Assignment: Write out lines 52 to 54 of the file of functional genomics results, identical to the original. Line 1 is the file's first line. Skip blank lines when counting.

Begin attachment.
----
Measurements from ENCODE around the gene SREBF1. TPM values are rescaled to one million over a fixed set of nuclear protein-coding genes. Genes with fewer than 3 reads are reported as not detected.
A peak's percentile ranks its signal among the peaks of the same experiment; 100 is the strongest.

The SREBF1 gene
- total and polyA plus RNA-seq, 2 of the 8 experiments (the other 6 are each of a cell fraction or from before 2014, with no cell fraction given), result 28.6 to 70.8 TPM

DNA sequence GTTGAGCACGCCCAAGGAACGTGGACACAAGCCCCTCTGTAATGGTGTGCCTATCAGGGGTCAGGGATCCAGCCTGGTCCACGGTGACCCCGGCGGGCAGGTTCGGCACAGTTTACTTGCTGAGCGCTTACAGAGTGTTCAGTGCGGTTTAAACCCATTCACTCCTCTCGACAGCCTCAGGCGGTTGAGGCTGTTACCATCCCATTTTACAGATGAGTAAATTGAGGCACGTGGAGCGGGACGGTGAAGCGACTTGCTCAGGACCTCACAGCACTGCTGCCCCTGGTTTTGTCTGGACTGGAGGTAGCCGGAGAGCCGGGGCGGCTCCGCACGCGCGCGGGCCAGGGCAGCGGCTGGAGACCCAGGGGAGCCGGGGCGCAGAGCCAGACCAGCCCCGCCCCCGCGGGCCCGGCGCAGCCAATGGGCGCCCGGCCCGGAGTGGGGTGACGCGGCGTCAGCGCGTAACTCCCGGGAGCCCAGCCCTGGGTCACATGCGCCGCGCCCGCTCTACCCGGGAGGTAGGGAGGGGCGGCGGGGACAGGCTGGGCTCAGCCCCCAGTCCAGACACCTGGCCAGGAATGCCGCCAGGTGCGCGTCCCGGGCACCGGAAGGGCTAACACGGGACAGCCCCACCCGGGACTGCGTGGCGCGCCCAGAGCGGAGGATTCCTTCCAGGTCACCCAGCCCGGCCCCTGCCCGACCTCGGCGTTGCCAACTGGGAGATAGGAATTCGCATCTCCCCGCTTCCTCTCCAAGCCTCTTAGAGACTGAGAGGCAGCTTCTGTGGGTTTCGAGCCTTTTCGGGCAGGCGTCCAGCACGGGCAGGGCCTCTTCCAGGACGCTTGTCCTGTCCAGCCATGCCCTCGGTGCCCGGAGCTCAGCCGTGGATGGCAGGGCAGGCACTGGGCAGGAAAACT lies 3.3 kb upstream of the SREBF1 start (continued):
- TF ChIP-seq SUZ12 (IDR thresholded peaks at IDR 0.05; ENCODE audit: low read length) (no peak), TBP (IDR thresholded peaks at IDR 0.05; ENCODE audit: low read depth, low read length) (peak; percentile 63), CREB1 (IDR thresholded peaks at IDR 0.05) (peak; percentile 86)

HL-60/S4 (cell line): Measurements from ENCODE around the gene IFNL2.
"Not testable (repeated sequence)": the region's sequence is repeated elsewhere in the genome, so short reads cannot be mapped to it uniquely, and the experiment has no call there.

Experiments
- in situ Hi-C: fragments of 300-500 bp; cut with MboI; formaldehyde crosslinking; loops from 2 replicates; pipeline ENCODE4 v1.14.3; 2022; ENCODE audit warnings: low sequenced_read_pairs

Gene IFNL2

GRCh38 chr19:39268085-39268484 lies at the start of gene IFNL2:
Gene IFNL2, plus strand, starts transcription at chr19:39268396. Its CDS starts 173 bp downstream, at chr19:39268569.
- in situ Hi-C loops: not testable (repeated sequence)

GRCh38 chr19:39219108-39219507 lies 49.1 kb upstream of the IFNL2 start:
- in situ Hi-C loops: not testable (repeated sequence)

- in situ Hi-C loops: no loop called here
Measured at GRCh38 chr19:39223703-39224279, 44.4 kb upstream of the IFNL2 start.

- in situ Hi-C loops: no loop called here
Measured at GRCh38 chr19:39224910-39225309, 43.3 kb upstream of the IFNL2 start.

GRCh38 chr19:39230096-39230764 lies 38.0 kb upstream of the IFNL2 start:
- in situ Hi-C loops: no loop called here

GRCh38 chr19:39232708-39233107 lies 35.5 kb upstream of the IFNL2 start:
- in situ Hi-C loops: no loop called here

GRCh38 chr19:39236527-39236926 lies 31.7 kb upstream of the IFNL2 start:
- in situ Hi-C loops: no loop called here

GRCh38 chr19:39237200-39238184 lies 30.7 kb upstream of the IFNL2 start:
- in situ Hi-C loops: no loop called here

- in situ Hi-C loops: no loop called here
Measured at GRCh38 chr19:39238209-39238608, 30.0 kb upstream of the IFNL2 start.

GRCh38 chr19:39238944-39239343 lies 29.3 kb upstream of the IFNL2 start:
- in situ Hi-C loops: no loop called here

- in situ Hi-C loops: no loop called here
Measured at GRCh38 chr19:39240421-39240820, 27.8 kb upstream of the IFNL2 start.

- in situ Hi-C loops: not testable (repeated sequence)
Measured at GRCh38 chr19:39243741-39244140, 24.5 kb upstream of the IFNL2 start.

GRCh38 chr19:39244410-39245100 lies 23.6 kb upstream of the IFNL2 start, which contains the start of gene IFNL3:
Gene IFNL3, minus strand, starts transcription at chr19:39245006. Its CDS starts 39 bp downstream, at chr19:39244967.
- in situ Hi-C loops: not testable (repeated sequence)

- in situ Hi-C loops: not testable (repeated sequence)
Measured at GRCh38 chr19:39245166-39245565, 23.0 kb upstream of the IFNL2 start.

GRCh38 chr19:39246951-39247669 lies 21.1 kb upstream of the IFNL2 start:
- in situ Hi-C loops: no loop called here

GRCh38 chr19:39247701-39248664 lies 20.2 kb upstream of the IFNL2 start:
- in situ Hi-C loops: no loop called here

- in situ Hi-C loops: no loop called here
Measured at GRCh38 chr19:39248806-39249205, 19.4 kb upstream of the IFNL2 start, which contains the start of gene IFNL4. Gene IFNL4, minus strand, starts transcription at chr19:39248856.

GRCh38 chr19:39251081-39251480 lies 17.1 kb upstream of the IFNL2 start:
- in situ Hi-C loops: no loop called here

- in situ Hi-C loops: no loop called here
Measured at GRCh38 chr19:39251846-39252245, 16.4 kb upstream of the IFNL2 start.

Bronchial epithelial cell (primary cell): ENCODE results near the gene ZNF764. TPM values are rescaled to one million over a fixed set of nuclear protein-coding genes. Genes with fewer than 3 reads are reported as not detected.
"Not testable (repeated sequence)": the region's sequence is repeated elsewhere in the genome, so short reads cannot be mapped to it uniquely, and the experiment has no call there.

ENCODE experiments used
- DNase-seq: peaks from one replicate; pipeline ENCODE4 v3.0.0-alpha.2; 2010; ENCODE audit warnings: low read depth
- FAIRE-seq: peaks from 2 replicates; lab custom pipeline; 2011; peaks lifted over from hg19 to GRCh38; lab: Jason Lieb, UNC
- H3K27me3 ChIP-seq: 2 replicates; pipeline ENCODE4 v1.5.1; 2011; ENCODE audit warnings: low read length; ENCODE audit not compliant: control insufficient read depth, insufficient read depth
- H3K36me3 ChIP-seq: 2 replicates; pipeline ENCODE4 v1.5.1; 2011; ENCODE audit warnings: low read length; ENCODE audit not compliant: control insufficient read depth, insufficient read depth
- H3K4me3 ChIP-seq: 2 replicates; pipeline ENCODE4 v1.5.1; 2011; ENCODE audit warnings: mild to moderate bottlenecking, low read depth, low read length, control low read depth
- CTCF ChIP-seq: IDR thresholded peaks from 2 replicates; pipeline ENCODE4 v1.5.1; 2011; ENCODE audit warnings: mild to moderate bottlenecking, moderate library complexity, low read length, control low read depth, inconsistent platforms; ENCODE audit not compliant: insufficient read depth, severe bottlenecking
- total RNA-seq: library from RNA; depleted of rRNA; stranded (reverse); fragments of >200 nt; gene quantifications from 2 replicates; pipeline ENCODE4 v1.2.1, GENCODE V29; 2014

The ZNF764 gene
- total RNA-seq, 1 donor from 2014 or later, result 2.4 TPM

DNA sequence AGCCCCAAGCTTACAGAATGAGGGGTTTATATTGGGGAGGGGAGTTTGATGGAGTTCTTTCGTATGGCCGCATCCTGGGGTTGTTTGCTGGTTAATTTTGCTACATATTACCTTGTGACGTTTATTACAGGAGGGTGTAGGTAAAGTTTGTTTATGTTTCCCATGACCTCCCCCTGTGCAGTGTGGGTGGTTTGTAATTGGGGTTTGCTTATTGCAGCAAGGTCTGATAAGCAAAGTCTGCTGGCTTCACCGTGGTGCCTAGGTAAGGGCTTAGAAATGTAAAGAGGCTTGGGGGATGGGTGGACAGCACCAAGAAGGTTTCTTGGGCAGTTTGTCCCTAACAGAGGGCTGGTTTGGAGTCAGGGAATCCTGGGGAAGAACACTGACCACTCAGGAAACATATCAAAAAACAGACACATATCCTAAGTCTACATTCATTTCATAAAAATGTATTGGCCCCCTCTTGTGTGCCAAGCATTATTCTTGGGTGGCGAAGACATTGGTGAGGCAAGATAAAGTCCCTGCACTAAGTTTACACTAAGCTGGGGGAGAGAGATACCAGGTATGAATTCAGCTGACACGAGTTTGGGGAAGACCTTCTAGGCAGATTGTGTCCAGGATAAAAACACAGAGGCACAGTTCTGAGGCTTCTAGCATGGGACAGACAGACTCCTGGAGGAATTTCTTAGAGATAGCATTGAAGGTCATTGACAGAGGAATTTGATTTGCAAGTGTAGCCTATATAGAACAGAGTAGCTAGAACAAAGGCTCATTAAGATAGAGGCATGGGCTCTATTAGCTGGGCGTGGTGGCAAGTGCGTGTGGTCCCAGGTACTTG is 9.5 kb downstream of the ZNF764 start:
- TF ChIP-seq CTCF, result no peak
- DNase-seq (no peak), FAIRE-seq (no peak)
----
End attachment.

Bronchial epithelial cell (primary cell): ENCODE results near the gene ZNF764. TPM values are rescaled to one million over a fixed set of nuclear protein-coding genes. Genes with fewer than 3 reads are reported as not detected.
"Not testable (repeated sequence)": the region's sequence is repeated elsewhere in the genome, so short reads cannot be mapped to it uniquely, and the experiment has no call there.

ENCODE experiments used